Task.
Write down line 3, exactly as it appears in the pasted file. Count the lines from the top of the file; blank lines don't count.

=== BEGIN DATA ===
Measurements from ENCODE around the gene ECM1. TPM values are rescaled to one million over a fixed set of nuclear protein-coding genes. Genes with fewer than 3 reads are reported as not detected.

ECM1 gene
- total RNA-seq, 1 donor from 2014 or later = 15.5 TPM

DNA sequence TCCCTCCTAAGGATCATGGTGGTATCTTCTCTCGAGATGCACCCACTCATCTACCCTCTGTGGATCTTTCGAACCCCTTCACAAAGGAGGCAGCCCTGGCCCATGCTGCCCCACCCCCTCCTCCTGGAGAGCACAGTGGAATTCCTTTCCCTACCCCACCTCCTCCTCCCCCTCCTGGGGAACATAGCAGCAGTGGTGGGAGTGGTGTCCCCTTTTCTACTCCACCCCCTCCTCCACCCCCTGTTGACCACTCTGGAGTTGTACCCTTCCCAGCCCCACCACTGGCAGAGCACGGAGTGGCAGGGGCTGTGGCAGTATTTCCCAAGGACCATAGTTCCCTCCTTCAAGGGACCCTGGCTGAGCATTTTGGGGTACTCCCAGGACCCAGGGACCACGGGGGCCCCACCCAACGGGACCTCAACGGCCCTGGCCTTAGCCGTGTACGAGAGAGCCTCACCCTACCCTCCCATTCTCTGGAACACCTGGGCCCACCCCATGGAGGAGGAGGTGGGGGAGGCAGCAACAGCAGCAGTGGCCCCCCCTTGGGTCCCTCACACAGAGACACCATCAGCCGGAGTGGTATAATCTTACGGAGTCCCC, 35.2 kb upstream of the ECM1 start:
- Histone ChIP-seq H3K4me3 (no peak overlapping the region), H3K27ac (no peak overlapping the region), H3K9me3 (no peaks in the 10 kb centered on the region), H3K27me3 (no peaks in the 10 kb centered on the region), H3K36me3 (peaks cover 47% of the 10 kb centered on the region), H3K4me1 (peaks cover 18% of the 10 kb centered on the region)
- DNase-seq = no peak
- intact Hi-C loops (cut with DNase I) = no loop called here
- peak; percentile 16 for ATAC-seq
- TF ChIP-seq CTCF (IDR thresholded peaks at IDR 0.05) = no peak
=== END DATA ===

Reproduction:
- total RNA-seq, 1 donor from 2014 or later = 15.5 TPM